PsiOxus lures Lillie from Merck to fill CMO position

Pen on a business contract
PsiOxus plans to test NG-641 in 128 patients with metastatic or advanced epithelial tumors. (SARINYAPINNGAM/iStock/Getty Images Plus)

PsiOxus Therapeutics has hired Tom Lillie away from Merck to work as its chief medical officer. Lillie’s arrival coincides with the initiation of a phase 1 trial of PsiOxus’ quadrivalent viral gene therapy vector.

Before joining PsiOxus, Lillie spent four years at Merck, rising to the position of vice president, oncology global medical affairs, and prior to that more than 13 years at Amgen. Lillie also spent a spell at Aventis at the start of his career in the biopharma industry, which he joined after training as a physician.

At PsiOxus, Lillie will help advance a pipeline that features three clinical-stage anti-cancer gene therapies. PsiOxus also has a clinical-stage oncolytic virus that is partnered with Bristol-Myers Squibb.

The gene therapy platform is designed to generate intravenously administered viruses that deliver genes to tumor cells. In doing so, PsiOxus thinks it can make cancer cells produce certain molecules, effectively enlisting tumors to facilitate their own demise.

Having moved a candidate that it describes as “the mirror image of CAR-T therapies” into the clinic in December 2017, PsiOxus has begun testing its third tumor-specific immuno-gene therapy in humans. The latest drug to enter the clinic, NG-641, pushes PsiOxus’ platform further than its predecessors.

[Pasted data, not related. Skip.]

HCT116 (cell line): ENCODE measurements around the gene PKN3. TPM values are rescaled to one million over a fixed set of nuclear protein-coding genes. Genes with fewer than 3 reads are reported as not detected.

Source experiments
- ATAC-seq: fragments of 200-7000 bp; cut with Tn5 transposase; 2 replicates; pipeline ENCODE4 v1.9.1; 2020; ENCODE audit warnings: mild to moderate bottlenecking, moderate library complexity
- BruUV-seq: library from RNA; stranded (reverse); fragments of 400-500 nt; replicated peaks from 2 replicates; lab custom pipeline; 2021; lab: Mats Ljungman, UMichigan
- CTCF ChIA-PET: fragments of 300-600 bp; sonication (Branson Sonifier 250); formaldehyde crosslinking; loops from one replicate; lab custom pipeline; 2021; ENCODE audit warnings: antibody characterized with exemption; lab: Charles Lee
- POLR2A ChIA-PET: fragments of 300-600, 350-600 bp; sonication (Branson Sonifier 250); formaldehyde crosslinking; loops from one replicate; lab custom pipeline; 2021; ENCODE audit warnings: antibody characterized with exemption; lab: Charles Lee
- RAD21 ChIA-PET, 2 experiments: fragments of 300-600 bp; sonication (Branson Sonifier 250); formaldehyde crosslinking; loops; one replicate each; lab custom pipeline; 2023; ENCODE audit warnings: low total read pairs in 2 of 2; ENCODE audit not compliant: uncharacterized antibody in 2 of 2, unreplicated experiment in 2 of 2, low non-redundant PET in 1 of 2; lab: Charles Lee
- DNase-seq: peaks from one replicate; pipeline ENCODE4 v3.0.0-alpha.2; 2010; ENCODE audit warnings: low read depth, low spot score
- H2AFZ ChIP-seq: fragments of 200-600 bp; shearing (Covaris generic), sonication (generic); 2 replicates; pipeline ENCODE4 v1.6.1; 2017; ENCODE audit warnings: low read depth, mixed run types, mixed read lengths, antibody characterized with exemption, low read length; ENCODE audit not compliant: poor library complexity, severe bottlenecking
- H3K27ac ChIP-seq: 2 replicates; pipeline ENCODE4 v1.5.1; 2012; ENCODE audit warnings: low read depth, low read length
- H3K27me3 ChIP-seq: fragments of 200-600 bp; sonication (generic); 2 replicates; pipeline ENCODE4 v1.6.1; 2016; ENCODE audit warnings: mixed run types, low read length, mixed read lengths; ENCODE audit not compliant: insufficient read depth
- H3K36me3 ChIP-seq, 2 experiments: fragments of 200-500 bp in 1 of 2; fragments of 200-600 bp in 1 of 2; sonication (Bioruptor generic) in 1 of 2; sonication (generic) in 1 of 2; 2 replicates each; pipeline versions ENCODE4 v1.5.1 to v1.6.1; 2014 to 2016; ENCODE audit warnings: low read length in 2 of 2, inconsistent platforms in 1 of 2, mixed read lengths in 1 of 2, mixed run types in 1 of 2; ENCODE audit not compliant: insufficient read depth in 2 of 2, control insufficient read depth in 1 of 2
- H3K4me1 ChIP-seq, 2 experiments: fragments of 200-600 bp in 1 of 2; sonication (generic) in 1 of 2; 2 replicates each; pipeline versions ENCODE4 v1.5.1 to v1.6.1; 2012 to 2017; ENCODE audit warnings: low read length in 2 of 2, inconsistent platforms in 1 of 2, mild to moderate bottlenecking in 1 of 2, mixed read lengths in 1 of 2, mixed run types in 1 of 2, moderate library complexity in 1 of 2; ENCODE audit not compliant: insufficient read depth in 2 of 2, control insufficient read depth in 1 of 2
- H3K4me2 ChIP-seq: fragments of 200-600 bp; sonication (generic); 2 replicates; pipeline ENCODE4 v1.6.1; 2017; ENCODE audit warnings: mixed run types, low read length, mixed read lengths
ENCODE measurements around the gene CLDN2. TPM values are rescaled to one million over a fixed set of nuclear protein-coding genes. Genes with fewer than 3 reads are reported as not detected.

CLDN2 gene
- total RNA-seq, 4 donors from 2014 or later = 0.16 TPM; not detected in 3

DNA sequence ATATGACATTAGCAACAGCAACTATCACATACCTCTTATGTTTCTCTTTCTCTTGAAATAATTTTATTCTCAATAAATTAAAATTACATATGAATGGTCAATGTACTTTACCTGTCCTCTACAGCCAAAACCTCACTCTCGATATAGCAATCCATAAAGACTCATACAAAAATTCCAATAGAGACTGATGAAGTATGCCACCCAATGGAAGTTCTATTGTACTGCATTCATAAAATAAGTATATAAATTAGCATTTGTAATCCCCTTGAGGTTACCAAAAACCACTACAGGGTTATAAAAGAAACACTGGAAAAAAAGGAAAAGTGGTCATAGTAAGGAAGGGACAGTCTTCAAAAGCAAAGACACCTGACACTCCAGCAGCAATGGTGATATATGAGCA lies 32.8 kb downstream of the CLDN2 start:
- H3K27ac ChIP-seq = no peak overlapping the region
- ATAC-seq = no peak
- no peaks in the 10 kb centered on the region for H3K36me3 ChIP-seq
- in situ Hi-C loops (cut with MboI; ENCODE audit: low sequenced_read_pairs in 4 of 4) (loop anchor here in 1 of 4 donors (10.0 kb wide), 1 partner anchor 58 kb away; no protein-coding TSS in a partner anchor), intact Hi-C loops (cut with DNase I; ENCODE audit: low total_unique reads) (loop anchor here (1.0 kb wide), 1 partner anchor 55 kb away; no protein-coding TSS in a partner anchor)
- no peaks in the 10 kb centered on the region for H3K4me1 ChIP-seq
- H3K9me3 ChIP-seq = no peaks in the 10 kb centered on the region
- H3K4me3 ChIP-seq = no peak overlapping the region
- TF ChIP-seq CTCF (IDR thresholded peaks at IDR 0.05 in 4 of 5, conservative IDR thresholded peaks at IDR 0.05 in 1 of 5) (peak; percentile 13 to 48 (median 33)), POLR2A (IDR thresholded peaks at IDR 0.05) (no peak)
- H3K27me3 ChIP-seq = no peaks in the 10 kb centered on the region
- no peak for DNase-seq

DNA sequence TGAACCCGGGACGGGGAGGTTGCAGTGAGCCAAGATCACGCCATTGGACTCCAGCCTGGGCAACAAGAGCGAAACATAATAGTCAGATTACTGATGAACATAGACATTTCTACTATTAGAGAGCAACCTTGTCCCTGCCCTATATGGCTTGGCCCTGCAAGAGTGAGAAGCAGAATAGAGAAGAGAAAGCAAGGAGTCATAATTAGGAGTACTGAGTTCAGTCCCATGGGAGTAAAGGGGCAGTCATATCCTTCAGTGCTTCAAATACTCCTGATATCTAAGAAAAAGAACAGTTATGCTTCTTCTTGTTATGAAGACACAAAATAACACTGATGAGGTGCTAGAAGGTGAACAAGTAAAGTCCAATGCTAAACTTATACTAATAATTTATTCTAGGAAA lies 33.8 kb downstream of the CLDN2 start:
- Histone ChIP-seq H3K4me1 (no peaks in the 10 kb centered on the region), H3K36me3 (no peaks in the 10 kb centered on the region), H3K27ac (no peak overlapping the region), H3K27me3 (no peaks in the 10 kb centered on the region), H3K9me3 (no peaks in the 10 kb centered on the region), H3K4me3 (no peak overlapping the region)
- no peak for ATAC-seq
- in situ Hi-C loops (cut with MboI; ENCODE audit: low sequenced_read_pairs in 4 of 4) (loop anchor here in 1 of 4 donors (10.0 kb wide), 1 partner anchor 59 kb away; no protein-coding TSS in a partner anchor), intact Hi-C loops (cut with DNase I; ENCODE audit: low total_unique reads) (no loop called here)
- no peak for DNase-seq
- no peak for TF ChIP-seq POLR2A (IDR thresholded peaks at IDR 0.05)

Notably, NG-641 marks the first time PsiOxus has tested a virus that encodes for four separate genes in humans. By inserting the genes, PsiOxus hopes to get cancer cells to make a fibroblast activation protein and two chemokines to recruit and activate T cells, while also producing interferon alpha to drive dendritic cell priming.

“With NG-641, our approach of systemically delivering gene therapy vectors to turn tumor cells into drug factories is being deployed to deliver a bispecific T-cell activating protein to target cancer-associated fibroblasts via the fibroblast activation protein. This mechanism allows us to target one of the most important immunosuppressive cells in the tumor microenvironment,” PsiOxus Chief Scientific Officer Brian Champion said in a statement. 

PsiOxus plans to test NG-641 in 128 patients with metastatic or advanced epithelial tumors, thereby gaining a clearer picture of the safety, tolerability and anti-tumor activity of the drug. The first part of the trial will assess different doses of NG-641 given intratumorally and intravenously. Later, PsiOxus will run a phase 1b part of the study to assess the efficacy of NG-641 when given as a monotherapy and in combination with chemotherapy or checkpoint inhibitors.